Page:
(1) Congenital syphilitic pancreatitis retards the development of the glandular acini but does not affect the islands of Langerhans. Embedded in the stroma, but not invaded by it, the latter maintain their continuity with the small ducts and acini with which they have a common origin.
(2) Two types of chronic interstitial inflammation affecting the developed pancreas are distinguishable:
(a) Interlobular Pancreatitis.—In the interlobular variety the inflammatory process is localized chiefly at the periphery of the lobule and implicates the islands of Langerhans only when the sclerotic process has reached a very advanced grade. When pancreatitis has followed obstruction of the ducts, the islands long remain unaltered though embedded in dense scar-like tissue.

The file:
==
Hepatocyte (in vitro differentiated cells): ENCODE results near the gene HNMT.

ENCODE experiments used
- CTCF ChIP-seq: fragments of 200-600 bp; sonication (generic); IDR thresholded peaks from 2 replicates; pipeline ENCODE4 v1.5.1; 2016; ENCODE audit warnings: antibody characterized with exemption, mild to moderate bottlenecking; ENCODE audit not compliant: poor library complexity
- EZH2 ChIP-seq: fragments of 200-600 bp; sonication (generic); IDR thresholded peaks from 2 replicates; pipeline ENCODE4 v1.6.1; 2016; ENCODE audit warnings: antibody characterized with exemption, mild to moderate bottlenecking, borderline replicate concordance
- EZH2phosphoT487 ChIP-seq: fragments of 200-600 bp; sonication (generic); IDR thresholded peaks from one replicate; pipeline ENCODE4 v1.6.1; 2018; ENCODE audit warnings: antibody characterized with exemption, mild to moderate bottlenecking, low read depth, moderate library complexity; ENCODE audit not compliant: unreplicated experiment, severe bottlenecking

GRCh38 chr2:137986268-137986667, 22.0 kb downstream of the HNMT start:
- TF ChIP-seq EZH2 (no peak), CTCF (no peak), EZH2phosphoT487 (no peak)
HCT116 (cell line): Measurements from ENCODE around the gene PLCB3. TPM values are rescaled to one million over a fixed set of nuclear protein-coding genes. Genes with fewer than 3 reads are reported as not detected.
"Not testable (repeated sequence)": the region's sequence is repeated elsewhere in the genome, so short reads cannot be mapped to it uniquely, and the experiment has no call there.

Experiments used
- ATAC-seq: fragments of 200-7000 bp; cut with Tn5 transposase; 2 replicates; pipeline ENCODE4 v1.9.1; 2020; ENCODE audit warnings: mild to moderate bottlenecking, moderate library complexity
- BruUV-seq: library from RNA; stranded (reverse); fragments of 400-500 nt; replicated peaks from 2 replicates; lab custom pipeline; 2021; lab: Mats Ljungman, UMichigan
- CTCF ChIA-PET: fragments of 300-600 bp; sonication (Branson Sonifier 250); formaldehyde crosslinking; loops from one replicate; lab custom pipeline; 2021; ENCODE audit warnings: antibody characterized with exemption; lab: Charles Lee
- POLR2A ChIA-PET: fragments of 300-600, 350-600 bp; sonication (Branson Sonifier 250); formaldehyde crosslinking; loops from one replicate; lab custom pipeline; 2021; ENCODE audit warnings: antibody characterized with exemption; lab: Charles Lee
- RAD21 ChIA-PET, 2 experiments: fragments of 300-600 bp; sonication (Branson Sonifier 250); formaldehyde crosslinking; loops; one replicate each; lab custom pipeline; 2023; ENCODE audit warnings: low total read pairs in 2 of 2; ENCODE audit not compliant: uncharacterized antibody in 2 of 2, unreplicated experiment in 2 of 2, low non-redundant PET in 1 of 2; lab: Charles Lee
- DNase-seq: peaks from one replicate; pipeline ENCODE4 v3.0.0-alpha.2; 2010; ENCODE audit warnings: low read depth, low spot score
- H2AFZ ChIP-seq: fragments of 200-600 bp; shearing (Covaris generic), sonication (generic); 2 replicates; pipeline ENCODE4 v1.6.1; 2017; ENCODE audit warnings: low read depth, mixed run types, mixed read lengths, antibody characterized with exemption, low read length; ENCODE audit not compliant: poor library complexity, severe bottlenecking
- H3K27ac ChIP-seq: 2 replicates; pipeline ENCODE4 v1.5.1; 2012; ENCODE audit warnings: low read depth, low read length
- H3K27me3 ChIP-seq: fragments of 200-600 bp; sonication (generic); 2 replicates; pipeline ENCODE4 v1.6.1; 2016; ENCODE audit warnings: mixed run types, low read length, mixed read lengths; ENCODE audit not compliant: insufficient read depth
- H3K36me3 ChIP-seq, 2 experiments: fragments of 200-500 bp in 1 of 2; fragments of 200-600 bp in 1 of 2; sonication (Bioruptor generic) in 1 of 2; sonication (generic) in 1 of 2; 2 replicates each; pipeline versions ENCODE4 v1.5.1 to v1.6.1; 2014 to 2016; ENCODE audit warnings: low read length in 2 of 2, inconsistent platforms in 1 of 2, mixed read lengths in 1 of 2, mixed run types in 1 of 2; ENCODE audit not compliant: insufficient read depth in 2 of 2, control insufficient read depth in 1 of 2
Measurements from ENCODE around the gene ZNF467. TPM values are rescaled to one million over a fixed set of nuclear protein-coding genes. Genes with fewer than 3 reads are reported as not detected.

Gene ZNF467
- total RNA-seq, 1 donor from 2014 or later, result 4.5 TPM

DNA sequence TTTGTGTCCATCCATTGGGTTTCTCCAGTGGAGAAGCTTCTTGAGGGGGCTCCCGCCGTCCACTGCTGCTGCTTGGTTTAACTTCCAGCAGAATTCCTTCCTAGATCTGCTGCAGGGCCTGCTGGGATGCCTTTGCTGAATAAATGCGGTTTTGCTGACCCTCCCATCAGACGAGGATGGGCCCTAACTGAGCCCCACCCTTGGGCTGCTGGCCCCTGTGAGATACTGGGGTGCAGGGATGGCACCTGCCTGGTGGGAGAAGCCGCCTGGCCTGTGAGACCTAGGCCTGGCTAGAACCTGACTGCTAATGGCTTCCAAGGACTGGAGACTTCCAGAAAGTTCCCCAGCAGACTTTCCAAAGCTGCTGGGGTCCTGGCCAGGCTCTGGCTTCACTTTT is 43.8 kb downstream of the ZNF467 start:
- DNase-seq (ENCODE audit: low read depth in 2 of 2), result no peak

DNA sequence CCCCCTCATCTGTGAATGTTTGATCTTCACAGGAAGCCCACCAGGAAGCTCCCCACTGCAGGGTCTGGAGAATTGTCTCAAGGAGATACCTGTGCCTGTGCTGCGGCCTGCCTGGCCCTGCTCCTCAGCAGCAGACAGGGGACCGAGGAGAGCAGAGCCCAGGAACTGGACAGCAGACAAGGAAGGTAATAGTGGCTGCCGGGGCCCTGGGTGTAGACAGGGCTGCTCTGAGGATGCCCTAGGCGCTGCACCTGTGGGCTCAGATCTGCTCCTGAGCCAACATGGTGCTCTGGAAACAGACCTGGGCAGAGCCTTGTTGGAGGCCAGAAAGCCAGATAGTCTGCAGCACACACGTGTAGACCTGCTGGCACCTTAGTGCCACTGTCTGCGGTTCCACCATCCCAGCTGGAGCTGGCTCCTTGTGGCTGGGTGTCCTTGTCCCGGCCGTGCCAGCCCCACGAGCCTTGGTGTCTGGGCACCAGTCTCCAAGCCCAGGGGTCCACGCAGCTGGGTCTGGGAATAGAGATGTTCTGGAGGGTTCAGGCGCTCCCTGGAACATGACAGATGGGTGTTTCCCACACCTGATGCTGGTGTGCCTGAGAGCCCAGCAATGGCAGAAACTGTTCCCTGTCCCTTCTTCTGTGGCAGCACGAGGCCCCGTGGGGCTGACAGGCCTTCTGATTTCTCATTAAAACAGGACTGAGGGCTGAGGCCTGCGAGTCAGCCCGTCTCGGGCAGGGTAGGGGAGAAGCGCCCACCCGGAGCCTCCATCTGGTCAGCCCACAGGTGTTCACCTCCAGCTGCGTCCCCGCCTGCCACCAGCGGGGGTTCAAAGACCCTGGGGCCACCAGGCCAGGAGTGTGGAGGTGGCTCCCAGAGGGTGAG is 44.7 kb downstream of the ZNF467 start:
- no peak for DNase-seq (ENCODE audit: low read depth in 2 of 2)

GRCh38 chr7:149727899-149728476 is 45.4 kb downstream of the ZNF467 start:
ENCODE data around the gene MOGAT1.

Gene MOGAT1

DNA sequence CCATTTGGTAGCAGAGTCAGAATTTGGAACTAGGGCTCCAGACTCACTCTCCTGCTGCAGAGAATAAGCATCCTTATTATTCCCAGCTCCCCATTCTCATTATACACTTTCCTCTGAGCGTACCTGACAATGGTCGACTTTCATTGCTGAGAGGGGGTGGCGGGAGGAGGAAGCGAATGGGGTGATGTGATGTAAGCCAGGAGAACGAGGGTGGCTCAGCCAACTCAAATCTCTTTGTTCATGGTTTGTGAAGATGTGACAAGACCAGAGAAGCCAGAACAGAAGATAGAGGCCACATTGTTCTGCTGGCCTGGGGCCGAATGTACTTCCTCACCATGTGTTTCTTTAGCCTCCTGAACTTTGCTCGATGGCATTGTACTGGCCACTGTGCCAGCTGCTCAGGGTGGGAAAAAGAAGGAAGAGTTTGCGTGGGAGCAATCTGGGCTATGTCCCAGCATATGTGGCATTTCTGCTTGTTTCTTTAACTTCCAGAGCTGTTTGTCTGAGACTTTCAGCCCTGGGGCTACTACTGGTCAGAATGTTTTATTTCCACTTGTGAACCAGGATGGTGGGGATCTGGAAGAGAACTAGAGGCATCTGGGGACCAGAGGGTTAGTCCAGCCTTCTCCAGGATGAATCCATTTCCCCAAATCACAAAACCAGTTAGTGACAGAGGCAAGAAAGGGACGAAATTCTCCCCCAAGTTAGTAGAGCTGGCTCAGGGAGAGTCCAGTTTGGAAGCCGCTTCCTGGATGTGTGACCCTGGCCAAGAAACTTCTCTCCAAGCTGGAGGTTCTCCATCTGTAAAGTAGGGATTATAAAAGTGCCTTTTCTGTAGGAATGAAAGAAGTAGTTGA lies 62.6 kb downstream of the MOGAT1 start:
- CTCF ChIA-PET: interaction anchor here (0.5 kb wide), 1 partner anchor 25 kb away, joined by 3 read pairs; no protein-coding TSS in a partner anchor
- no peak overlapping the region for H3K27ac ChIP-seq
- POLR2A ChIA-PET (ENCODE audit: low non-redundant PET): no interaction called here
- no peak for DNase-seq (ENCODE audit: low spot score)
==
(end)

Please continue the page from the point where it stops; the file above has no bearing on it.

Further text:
(b) Interacinar Pancreatitis.—In the interacinar type the process is diffuse, invading the lobules and separating individual acini. The inflammatory change invades the islands of Langerhans.
(3) A relationship has been observed between lesions of the islands of Langerhans and the occurrence of diabetes mellitus.
(a) In one of eleven cases of interlobular panereatitis diabetes of mild intensity occurred. The sclerosis, which in this case followed obstruction of the ducts by calculi, was far advanced and affected the islands of Langerhans.
(b) In two of three cases of interacinar pancreatitis, diabetes was present. The third case was associated with a condition, hæmochromatosis, which at a later stage is associated with diabetes, the result of pancreatic lesion.
(c) In a fourth case of diabetes, hyaline deposit between the capillaries and the parenchymatous cells had so completely altered the islands of Langerhans that they were no longer recognizable.